In some Access export commands path length is limited. Could you remove those limitations?
DoCmd.TransferSpreadsheet acExport, acSpreadsheetTypeExcel12Xml, "Mitarbeiter", "C:\Users\Gerrit.Viehmann\Desktop\Very looooooooooooooooooooooooooooong directory\Very loooooooooooooooooooooooooooooooooooooooooooooooooooooooooooooooooooooooooooooooooong filename.xlsx"
' Error 2006:
DoCmd.TransferText TransferType:=acExportMerge, TableName:="Mitarbeiter", FileName:="C:\Users\Gerrit.Viehmann\Desktop\Very looooooooooooooooooooooooooooong directory\Very loooooooooooooooooooooooooooooooooooooooooooooooooooooooooooooooooooooooooooooooooong filename.txt"
' works. Add one ‘o’ and it doesn’t:
DoCmd.TransferText TransferType:=acExportMerge, TableName:="Mitarbeiter", FileName:="C:\Users\Gerrit.Viehmann\Desktop\Very looooooooooooooooooooooooooooooooooooooooooong filename.txt"1 vote
Thank you for posting.
The limitation in this case is on the filename itself, not the path. For file types, the database engine treats the file name as the table name in an external data source, so it enforces the limit on table name length, which is 64 characters.
At this point we have no plan of changing such a fundamental behavior in Access.
Please restore this feature, clearly by the number of ignored CUSTOMER requests in the past to restore, you clearly dont value your user are are technically unable to honor their wishes !!!3 votes
As you are probably aware, Pivot Charts and Pivot Tables have been removed from Access 2013 because the technology they relied on was deprecated (Office Web Components).
Since Pivot Charts as we all know them, will not come back to Access, we are updating the status accordingly and would like to encourage you to continue and use your free votes to support other suggestions.
this feature was removed from office 2013 and I dont understand why as its much easier for users to fill out a form that comes as outlook email.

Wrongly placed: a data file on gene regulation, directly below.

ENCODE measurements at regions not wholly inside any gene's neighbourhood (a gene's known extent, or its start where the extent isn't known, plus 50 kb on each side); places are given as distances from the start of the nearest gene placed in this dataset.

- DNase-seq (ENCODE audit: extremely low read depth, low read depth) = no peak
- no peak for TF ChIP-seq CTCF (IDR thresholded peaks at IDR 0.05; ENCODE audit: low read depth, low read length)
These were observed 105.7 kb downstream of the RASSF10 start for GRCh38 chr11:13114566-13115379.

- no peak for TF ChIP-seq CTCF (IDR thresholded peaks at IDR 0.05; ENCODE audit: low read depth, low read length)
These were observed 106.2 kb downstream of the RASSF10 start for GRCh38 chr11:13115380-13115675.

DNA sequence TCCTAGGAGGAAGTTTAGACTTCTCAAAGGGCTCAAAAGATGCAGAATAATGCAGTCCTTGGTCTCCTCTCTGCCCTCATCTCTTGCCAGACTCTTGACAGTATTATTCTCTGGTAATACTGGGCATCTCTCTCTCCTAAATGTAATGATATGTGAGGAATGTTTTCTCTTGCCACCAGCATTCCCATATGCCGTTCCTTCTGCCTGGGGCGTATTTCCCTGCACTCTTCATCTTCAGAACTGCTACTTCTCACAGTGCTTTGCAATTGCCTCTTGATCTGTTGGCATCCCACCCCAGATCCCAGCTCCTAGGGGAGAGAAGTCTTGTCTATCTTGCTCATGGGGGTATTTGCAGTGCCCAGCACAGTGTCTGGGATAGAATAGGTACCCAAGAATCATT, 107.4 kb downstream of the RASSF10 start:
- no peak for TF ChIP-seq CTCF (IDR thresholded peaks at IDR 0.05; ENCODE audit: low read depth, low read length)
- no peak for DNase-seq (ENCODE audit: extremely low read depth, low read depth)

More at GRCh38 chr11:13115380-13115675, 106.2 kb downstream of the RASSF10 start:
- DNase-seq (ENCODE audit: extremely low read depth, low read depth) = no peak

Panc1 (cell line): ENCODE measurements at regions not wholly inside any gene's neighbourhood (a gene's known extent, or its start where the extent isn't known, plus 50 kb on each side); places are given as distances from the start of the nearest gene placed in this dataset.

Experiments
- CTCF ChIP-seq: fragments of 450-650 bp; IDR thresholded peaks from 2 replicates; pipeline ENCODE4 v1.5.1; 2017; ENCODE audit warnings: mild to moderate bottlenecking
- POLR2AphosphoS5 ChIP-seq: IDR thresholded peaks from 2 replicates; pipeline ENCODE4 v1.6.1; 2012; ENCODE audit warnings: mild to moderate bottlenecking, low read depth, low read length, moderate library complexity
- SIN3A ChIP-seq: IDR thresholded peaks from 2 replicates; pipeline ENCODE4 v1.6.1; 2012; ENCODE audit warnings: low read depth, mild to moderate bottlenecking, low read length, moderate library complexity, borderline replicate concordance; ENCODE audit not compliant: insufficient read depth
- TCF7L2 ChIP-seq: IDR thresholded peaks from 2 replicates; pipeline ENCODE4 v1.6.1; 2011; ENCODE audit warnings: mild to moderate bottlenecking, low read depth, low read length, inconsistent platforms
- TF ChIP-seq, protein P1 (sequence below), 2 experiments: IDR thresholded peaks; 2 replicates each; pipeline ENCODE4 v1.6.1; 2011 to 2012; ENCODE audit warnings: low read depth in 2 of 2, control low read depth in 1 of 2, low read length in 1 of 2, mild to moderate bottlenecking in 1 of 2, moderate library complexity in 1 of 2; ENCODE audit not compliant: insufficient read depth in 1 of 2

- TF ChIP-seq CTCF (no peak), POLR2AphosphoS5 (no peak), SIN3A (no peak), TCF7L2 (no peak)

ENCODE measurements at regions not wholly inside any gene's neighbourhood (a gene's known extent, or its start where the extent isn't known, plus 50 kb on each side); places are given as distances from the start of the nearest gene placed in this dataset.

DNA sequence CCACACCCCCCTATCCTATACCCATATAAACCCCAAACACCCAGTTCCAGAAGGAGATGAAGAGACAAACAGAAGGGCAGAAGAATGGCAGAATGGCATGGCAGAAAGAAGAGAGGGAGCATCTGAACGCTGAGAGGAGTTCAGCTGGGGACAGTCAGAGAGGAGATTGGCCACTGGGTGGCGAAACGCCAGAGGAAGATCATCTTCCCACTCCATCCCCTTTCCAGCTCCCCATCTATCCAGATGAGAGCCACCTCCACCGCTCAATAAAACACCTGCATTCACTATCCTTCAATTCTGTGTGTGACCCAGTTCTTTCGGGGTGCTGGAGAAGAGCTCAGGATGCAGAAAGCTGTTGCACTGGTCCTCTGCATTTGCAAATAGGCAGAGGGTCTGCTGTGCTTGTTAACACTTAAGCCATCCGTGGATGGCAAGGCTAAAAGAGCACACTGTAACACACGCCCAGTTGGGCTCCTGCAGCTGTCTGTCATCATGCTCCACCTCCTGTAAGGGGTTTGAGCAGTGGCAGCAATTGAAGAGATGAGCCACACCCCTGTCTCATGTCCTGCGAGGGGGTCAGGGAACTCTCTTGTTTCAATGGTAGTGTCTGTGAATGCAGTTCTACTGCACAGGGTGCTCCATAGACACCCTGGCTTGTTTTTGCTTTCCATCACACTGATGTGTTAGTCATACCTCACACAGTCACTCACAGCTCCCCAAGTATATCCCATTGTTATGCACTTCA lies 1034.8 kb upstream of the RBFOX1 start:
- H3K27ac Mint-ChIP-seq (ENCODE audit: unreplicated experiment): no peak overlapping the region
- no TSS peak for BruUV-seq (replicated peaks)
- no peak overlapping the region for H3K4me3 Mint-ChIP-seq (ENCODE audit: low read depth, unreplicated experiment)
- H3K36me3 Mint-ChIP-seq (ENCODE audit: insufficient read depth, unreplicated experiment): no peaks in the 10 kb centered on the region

Don't see any other feature we can use that are as simple and straight forward as that!52 votes
When creating forms and report Access use the standard naming
Labels as LabelsXX
Buttons as CommandXXX
And so ON
What users do is that they rename this after own preferences
Labels as lblNameofControl
Buttons as btnMyName
This naming option should be customizable for each user so they can set their own rules for how the labels or buttons or other controls should get their name in MS Access30 votes
Thank you for posting.
Unfortunately, enforcing a standard way of naming objects isn’t something we see high value in.
Microsoft Access and Microsoft Excel you would think would be hand in hand... but the problem has persisted for years that it has always been problematic getting the correct data types between Access and Excel columns when Importing and Exporting to and from Access to Excel and vice versa.69 votes
Excel doesn’t support data types which makes it very hard for Access to recognize data types from Excel when importing.
When using the wizard to import data from Excel, you can determine the column types and save the steps – this could be a workaround to mitigate the issue.
- Don't see your idea?